"It's really important that the spouse with the assets and experience involves the other spouse in the process," Ms. Dalziel says. "If something were to happen to the spouse running the portfolio, the remaining spouse would be put in a stressful position at an already stressful time."

Their own circumstances are not like this, she adds. "In our situation, each of us knows where all the assets are, how they are being managed and how to access them."

They have pooled their investment accounts into one portfolio. "We find that this simplifies our lives and reduces the amount of trades that need to be placed," Ms. Dalziel says. They still retain separate bank accounts, "though this may change," she adds, and they each keep their own credit cards.

Whether or not to pool your investments "depends on the incomes of each spouse," Ms. Dalziel says. "We're generally able to split our incomes more or less equally, so there's not a huge tax advantage to having a separate investment account. Consolidated portfolios can be more tax-efficient, and performance reporting, benchmarking and rebalancing are also simplified.

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Couples just starting out should make sure they have proper insurance and disability coverage, Mr. Bender says. While it's not a joy to contemplate these things, it's a good, unemotional and important move.

If the relationship goes south and the couple gets divorced, it's not too complicated to divide a joint portfolio. "However, both spouses' overall financial plan and strategic asset allocation must be reviewed, as these are both likely to have changed."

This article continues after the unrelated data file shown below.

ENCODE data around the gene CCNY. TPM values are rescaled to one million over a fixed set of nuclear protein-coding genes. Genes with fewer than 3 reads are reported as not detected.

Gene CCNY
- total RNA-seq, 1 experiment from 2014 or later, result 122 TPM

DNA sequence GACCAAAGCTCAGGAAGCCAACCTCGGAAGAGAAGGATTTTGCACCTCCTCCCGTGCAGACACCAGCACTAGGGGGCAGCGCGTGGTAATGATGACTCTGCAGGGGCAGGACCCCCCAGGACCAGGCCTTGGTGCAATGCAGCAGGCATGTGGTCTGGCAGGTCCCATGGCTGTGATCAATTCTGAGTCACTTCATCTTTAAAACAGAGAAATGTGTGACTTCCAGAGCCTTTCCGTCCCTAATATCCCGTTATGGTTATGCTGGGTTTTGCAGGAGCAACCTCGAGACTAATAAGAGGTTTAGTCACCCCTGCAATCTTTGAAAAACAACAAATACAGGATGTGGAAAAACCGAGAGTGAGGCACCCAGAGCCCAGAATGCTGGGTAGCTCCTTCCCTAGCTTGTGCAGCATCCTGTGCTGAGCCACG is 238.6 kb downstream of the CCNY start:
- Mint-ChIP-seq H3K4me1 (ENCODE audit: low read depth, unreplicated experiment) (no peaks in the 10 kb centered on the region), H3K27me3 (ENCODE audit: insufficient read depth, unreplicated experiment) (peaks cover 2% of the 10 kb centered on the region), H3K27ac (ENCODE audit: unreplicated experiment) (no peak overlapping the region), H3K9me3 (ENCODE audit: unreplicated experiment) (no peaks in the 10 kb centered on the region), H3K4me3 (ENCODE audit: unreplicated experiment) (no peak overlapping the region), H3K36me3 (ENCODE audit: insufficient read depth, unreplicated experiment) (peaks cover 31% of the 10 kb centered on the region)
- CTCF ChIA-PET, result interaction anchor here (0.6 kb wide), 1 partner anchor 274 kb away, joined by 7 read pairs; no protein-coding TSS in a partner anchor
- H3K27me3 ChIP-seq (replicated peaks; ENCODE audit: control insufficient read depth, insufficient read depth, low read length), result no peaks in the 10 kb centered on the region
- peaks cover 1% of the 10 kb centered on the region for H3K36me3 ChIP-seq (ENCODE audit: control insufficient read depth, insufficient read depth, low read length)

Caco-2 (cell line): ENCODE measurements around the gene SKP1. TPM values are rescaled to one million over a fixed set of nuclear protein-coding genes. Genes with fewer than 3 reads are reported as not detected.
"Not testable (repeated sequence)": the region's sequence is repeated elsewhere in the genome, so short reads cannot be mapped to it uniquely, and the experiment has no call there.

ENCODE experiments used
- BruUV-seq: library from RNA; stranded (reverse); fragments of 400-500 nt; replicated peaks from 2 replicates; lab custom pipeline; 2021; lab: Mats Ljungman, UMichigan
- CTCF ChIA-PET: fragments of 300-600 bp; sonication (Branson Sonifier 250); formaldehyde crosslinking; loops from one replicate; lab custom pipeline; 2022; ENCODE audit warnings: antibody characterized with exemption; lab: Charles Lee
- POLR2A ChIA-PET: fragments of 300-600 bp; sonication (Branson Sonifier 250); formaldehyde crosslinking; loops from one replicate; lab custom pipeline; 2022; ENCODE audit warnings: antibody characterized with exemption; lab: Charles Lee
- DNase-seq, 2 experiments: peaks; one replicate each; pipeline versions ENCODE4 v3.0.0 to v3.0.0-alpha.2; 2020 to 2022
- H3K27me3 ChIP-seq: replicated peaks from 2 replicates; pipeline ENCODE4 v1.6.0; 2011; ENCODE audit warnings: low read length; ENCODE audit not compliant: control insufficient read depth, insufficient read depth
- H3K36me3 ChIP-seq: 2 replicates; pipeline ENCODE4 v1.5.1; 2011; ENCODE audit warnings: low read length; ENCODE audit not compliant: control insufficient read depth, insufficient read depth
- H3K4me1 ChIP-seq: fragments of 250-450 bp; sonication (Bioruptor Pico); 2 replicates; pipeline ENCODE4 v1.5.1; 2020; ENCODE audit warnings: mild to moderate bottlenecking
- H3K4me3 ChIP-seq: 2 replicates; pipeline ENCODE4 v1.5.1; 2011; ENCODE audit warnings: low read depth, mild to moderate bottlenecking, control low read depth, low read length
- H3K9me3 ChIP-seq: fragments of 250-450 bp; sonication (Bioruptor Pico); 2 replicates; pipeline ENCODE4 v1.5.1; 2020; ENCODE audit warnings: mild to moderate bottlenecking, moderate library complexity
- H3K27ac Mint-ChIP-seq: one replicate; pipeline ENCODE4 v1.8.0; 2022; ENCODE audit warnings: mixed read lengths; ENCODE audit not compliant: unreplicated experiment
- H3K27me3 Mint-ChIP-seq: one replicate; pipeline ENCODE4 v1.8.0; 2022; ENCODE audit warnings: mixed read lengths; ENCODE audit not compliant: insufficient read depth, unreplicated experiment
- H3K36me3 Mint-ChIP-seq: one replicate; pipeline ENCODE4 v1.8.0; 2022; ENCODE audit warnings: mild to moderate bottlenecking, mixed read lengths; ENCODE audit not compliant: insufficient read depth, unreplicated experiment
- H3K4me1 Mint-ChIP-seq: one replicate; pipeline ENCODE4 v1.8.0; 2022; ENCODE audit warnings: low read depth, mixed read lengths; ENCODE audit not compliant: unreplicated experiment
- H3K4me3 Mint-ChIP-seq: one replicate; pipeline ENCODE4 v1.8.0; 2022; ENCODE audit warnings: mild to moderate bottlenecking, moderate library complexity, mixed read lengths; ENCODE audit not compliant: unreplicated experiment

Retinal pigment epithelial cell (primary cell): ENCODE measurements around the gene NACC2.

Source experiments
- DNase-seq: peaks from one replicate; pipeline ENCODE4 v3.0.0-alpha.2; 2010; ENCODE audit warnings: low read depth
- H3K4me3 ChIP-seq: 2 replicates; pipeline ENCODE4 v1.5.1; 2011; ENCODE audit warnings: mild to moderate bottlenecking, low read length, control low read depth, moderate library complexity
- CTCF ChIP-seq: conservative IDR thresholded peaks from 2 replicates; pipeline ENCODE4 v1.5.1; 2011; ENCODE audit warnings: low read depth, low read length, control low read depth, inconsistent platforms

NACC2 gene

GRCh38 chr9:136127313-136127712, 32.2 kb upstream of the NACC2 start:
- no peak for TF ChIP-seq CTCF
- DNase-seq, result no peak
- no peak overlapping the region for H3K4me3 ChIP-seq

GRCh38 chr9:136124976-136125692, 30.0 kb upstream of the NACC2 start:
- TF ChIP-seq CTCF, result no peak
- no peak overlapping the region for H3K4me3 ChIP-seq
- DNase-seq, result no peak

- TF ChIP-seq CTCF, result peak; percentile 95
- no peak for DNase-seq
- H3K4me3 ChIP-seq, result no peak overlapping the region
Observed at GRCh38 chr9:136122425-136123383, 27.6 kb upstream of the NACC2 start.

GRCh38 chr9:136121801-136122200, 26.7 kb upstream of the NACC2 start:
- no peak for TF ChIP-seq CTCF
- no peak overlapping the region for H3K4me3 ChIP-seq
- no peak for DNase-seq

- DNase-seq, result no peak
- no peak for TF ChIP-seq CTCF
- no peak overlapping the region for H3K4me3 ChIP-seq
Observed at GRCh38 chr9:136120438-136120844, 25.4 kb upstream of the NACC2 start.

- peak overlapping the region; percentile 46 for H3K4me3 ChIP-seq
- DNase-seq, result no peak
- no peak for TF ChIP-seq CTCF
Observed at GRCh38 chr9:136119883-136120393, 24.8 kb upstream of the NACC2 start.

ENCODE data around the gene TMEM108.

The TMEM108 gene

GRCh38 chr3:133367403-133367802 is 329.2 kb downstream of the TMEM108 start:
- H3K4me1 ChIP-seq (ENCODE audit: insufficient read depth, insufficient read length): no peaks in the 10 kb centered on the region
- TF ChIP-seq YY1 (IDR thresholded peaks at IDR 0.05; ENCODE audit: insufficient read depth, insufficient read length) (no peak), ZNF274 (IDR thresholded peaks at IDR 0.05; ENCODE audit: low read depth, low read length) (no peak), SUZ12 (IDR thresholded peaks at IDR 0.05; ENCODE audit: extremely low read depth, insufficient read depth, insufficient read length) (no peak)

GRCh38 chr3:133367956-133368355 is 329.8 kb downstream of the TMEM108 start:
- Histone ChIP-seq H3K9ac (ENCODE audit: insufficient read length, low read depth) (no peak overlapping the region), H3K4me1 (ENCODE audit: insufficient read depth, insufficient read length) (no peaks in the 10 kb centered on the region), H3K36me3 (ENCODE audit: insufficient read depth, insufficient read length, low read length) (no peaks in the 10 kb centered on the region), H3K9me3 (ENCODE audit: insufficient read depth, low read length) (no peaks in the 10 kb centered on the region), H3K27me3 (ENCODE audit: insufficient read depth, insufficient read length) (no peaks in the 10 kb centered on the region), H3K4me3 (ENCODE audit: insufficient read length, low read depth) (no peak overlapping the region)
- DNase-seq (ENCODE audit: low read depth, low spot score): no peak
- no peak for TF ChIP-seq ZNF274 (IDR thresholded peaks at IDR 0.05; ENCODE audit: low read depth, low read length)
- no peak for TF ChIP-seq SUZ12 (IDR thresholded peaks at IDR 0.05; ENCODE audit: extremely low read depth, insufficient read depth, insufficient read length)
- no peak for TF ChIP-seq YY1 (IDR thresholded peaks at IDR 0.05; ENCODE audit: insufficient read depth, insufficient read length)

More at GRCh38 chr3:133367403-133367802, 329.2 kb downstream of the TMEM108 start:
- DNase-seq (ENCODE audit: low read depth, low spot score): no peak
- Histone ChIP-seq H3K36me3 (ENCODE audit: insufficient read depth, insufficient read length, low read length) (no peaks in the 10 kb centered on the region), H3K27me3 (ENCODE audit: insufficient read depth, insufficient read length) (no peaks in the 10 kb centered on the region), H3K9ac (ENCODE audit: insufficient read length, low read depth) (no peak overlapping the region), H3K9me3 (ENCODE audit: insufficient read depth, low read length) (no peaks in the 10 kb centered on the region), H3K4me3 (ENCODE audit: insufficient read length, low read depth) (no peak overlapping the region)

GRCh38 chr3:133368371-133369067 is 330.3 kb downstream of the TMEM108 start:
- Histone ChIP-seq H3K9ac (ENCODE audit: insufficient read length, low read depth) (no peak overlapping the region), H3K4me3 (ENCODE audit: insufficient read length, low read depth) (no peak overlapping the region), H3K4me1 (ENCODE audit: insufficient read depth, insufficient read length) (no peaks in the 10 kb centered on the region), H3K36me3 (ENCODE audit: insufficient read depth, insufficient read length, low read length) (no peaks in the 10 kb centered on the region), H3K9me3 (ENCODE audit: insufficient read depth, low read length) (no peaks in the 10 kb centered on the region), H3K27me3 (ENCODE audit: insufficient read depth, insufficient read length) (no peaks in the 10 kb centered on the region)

What they do with their money after planning and mapping out their joint philosophy really depends on how much they have and what they're going to need in the near and medium term, Mr. Bender says.

"Depending on their need for liquidity, they should certainly have cash put aside in high-interest savings accounts," Mr. Bender recommends. It's also a good idea to make use of tax-free savings (TFSA) accounts, obviously to avoid taxes, and for important purchases and special occasions.

"We're investing in our business and in our RRSPs for the long-term. We will use the TFSAs to save for mid-term needs (like our upcoming wedding.) For short-term expenses, such as vacations, we usually just park the funds in a high-interest savings account," Ms. Dalziel says.

First-time home buyers should also look at deploying the RRSP home buyers' plan, which allows each partner to borrow against their own RRSPs for a first down payment, he adds.

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As a couple's portfolio grows to around the $50,000 mark, they should look at purchasing index funds to cut their investment costs.

"Usually the next obvious step would be Canadian-domiciled ETFs [exchange traded funds], but if the couple is more comfortable staying with index mutual funds, there is nothing wrong with that," Ms. Dalziel says.

The important thing for couples starting out as DIYers is to say yes … to being rational about investing together.